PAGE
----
While on tour, Moore drew crowds of mocking detractors (shades of present-day viral Youtube shaming). She initially interpreted their jeering as cheers. Belatedly realizing that the crowds had gathered to ridicule her, she is said to have stated, “You have come here and paid twenty-five cents to see a fool; I receive seventy-five dollars, and see a whole houseful of fools.” One has to admire her sangfroid if not her poetic talents.

A notch down (or up?) from the under-appreciated published poet is the professionally aspirational one. Louella Styles Vincent (1853-1924) re-located from Georgia to the town of Glen Rose, Texas, and offered her reflections on her rural upbringing and love of “goober peas” to the editors of The Current. Below is an excerpt from a poem she copied into a letter sent in December 1885, along with the comment, “The Current has rejected two of my Mss. but I intend to continue sending them until it recognizes my worth, or I am convinced of my worthlessness as a writer." Whether The Current ever recognized her talent is unrecorded.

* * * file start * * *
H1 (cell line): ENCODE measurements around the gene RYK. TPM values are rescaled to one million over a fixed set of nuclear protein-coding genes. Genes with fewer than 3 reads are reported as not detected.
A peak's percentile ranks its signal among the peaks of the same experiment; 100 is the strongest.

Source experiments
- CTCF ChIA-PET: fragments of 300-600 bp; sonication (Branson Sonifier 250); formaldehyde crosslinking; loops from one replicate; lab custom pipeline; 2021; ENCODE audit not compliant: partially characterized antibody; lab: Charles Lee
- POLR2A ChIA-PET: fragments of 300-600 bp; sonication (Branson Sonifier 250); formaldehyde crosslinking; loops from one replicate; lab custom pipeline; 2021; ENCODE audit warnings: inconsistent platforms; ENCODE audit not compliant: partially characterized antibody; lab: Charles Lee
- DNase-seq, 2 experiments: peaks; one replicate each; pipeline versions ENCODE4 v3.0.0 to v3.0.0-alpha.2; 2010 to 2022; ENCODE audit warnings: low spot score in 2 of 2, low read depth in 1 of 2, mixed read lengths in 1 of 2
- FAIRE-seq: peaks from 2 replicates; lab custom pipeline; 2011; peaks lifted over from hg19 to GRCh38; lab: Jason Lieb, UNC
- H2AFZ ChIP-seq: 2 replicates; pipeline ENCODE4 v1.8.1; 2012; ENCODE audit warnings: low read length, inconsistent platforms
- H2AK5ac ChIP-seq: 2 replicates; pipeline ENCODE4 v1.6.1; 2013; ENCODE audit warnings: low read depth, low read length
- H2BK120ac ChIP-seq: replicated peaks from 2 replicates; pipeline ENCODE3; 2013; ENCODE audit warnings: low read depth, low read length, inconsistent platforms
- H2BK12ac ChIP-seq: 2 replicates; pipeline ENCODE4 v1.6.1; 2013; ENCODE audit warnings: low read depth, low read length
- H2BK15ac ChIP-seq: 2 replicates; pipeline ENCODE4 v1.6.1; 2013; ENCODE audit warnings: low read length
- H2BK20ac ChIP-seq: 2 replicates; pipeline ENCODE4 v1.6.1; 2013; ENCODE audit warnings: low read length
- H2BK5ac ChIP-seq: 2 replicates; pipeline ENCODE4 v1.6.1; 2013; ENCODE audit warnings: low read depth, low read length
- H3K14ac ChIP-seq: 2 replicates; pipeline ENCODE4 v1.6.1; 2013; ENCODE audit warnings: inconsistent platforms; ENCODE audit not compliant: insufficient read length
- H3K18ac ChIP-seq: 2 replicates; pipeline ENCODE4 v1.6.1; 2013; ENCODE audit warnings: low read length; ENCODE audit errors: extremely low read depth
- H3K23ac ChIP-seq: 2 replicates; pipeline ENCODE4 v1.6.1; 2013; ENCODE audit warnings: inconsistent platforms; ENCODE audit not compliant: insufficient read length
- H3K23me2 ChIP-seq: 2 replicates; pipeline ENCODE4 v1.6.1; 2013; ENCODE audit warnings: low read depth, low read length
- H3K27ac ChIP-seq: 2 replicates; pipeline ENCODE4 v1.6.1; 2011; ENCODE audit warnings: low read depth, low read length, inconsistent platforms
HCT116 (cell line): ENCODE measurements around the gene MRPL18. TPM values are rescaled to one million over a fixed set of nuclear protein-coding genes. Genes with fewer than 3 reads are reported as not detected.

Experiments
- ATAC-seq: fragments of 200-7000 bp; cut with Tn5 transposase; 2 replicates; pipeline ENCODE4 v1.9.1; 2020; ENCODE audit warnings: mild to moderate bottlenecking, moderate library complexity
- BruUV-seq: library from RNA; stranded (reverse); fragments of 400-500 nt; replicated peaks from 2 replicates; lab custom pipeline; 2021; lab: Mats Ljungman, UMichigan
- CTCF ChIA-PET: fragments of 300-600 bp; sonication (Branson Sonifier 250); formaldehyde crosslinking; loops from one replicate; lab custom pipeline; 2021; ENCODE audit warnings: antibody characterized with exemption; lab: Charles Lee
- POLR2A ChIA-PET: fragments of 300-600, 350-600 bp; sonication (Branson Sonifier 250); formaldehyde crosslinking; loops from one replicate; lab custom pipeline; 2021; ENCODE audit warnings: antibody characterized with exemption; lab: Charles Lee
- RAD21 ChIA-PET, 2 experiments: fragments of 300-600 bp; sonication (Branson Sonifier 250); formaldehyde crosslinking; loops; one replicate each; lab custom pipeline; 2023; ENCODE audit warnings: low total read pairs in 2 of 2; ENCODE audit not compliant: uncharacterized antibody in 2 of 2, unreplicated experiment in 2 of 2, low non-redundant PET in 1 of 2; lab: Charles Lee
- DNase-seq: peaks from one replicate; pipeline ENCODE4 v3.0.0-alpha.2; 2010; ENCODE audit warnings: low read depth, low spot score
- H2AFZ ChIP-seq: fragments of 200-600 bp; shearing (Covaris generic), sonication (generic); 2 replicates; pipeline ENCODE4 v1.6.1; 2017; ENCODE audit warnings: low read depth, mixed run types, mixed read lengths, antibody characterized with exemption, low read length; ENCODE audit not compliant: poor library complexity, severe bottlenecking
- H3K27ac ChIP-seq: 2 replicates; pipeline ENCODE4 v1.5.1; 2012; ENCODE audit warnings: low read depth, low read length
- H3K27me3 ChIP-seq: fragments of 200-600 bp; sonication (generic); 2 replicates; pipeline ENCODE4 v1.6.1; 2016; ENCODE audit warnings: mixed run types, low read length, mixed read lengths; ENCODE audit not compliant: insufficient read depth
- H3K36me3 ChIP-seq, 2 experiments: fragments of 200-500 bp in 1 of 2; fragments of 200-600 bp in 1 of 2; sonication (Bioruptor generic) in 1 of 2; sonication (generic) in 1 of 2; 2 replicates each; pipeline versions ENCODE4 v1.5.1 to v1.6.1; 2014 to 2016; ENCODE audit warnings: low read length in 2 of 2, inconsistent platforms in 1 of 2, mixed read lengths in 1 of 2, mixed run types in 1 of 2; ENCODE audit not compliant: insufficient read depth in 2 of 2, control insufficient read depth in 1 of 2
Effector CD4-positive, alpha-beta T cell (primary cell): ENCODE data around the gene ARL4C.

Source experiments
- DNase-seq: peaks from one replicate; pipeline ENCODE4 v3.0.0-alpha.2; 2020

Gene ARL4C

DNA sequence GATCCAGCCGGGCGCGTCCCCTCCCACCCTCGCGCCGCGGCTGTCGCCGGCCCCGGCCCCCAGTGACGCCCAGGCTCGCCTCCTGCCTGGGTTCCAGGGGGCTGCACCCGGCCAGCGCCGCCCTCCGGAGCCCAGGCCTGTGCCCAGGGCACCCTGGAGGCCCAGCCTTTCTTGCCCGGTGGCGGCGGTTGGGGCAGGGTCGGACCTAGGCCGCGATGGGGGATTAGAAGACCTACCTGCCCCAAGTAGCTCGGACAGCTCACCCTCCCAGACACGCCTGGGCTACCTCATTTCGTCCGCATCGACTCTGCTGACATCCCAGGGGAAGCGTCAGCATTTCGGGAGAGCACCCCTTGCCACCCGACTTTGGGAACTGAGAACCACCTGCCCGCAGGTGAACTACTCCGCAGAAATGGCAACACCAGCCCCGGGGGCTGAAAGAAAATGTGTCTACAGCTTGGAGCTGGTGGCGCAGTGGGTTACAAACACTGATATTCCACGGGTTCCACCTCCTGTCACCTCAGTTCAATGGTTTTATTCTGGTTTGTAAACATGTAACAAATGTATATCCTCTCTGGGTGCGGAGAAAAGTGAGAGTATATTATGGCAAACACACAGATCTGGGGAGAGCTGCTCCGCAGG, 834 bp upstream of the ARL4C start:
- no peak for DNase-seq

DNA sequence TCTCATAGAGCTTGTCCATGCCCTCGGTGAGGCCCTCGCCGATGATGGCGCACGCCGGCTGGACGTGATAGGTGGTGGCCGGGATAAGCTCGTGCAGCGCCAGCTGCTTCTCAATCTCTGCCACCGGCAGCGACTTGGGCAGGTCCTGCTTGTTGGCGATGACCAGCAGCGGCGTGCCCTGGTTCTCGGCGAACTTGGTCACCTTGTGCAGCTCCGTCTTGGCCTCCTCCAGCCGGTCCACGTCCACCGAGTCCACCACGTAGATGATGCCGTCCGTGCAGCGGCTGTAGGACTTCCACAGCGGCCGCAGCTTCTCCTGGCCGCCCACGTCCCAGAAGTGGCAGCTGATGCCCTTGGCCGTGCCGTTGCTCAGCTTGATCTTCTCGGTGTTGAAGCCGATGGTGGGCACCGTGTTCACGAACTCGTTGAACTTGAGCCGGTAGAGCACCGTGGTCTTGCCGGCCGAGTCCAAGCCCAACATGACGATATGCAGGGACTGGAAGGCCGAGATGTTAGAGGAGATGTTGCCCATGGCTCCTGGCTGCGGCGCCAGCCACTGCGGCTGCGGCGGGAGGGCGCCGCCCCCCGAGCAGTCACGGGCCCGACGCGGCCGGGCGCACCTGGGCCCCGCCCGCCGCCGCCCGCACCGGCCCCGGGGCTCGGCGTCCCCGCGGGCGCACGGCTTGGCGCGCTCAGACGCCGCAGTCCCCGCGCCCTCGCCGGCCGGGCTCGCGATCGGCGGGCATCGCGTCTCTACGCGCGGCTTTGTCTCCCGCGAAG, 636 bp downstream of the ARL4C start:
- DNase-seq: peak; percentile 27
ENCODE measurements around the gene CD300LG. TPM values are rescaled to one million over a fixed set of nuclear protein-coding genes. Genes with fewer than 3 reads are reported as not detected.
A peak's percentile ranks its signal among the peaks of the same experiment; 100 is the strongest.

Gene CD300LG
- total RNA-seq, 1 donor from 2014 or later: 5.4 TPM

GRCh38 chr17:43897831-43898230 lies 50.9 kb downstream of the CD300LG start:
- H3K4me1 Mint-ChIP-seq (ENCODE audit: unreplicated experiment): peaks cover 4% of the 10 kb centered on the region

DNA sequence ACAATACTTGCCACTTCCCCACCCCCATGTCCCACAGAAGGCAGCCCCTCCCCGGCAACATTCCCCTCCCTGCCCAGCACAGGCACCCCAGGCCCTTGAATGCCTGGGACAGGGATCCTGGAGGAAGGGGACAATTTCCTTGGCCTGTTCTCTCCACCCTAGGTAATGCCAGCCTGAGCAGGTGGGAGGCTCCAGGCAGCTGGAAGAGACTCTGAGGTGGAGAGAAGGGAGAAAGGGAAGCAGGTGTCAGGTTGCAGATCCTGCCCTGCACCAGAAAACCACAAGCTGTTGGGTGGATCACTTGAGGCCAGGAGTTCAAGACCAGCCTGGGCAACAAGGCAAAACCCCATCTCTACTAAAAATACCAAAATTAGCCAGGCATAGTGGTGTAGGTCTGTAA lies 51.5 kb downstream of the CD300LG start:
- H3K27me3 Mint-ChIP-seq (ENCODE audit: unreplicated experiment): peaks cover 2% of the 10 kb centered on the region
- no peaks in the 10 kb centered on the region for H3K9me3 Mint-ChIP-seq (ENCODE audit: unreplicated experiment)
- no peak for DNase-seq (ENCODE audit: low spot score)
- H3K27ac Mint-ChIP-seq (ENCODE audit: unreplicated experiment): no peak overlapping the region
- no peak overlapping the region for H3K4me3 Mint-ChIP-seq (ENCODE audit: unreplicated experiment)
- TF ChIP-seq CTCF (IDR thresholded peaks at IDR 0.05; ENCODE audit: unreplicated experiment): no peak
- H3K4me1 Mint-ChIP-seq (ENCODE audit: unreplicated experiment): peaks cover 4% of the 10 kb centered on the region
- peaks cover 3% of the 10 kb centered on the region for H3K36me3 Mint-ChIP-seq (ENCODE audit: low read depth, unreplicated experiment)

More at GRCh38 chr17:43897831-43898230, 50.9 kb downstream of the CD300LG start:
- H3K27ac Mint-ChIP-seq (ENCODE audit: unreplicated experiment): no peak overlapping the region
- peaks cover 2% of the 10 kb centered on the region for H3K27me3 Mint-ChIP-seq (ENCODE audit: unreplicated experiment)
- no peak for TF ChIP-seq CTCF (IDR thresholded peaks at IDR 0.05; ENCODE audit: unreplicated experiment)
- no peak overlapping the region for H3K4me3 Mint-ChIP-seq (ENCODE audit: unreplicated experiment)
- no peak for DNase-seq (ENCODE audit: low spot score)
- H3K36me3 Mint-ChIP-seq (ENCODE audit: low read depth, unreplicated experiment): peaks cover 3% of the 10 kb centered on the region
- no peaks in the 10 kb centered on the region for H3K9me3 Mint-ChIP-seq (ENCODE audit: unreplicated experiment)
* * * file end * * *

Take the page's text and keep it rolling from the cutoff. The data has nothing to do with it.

[Transcribed]: 
Goobers! Yes I'll tek some, ef youre ra-al certing shore
That they come from back in Georgy whar weuns lived before;
Ole Georgy whar we first seed light, me sev’nty years ago
An Marthy an ther chillun some ten or twelve or so. 
I rickerlec them ole time days, when Mother hope ther hands
Ter hoe ther waggin loads er peas from ther pore ole sandy lands;
She uster fill our pockets full when we boys went ter school
They sarved ter pass erway ther time on ther long walk in ther cool.

Louella Vincent and her husband later started a private academy in Meridian, Texas, and Vincent later founded several journals which were vehicles for her poetry—they were short-lived.